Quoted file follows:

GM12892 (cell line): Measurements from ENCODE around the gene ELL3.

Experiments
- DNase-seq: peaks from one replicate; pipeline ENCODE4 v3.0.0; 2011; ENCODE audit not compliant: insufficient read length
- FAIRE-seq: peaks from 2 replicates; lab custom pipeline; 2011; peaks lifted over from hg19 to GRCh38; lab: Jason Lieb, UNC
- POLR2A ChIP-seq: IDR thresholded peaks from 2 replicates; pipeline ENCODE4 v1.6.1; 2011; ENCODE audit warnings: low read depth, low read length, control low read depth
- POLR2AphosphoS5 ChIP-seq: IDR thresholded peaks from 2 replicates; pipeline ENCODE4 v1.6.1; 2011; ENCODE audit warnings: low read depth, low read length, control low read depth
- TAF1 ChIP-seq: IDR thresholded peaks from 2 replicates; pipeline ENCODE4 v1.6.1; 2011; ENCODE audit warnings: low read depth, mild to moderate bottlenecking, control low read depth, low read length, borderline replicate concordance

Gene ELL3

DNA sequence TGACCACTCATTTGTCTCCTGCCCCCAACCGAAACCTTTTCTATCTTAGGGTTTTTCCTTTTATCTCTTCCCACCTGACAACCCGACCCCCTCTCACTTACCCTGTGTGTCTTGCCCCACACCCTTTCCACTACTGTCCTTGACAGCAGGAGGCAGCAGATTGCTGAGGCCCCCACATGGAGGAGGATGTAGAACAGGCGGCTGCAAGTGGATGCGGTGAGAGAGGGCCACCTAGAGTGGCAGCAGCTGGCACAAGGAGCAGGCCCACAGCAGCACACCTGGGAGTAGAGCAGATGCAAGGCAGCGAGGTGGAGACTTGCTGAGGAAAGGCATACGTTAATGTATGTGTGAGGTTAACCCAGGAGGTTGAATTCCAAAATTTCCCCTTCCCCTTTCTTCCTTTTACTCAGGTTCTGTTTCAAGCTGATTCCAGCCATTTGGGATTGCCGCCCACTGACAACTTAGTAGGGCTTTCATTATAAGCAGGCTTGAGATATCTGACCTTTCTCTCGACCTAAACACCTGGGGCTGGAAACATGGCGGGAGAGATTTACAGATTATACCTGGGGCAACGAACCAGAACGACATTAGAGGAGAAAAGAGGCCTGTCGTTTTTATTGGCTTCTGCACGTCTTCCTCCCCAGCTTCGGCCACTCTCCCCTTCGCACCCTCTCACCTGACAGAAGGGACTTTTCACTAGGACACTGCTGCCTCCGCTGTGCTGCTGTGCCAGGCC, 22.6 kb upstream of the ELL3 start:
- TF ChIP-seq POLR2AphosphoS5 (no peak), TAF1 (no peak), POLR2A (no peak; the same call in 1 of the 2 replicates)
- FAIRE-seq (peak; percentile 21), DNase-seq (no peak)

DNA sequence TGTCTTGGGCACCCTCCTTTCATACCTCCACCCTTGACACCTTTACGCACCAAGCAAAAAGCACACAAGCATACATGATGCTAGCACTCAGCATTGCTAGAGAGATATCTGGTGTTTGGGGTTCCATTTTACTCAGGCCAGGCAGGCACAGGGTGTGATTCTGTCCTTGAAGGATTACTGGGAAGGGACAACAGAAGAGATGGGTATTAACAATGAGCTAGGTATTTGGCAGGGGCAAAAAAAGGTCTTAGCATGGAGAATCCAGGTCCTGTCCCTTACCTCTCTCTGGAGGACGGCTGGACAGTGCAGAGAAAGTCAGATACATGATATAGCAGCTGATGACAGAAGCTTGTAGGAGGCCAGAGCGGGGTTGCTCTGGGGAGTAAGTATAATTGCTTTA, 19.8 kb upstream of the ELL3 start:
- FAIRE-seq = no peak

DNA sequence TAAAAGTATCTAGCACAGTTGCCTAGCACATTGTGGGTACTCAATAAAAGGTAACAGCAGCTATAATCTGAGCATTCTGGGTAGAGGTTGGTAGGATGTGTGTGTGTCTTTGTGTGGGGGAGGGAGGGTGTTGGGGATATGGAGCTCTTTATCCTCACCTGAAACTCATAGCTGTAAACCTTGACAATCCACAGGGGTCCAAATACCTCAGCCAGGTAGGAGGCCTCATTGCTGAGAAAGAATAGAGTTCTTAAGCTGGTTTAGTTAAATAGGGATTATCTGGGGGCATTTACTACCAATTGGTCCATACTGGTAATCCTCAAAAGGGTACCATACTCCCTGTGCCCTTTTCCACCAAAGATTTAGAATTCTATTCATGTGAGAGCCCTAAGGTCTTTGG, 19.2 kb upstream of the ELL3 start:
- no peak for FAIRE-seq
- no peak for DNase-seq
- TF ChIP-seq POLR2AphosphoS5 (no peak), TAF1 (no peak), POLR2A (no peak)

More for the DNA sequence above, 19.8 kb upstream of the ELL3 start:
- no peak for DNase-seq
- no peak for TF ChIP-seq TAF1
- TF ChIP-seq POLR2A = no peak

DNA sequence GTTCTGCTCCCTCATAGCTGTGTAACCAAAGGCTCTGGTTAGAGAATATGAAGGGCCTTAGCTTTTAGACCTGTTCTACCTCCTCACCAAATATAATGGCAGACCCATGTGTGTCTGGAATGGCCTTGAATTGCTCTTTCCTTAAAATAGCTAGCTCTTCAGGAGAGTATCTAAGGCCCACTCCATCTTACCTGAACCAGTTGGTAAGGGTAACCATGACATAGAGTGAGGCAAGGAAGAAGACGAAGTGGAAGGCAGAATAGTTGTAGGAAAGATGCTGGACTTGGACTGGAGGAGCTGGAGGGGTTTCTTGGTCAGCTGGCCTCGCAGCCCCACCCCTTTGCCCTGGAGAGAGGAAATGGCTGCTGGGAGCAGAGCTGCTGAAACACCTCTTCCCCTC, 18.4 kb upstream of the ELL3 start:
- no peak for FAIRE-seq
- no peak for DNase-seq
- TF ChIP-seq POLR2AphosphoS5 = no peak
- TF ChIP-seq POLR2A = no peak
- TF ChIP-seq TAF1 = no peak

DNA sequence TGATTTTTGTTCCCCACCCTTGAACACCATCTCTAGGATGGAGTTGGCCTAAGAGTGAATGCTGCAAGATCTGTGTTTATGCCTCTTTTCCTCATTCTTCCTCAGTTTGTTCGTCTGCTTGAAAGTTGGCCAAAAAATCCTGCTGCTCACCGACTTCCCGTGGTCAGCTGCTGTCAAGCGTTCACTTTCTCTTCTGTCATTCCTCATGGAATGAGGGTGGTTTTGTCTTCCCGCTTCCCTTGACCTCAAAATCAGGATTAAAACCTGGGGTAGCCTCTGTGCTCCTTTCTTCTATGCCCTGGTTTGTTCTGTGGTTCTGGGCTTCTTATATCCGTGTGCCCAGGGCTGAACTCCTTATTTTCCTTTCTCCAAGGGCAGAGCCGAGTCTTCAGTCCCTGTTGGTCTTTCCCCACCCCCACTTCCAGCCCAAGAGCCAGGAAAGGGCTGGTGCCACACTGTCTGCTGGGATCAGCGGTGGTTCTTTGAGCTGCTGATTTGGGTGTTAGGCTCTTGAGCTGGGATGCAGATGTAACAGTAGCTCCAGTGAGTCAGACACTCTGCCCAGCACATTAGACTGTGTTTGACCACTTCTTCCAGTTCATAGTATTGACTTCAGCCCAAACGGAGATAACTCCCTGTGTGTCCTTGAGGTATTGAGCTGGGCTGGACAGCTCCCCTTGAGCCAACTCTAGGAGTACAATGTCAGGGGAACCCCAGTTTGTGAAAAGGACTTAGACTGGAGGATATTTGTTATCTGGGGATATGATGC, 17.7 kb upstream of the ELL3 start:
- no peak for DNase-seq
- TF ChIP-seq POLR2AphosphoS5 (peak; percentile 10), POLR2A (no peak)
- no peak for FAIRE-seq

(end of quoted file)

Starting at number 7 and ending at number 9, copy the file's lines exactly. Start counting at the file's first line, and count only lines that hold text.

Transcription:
- TAF1 ChIP-seq: IDR thresholded peaks from 2 replicates; pipeline ENCODE4 v1.6.1; 2011; ENCODE audit warnings: low read depth, mild to moderate bottlenecking, control low read depth, low read length, borderline replicate concordance

Gene ELL3

DNA sequence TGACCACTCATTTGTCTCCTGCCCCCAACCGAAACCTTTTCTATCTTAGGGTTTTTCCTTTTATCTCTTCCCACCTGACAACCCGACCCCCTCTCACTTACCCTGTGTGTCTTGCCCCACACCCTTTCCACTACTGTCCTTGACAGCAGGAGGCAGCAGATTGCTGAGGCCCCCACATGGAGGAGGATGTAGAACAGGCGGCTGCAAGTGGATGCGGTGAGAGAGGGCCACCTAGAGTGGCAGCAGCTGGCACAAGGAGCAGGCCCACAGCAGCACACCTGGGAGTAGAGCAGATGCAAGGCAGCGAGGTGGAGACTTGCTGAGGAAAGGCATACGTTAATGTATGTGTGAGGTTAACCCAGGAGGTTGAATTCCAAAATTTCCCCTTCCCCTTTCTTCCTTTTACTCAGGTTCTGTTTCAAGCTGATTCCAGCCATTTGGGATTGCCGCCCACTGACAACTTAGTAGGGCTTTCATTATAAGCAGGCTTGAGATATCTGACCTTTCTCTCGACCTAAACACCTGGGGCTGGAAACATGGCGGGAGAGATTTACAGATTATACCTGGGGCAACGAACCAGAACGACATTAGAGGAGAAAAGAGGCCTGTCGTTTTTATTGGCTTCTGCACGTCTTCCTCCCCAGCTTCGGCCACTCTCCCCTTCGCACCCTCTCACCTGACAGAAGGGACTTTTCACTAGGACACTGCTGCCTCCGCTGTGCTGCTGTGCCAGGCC, 22.6 kb upstream of the ELL3 start: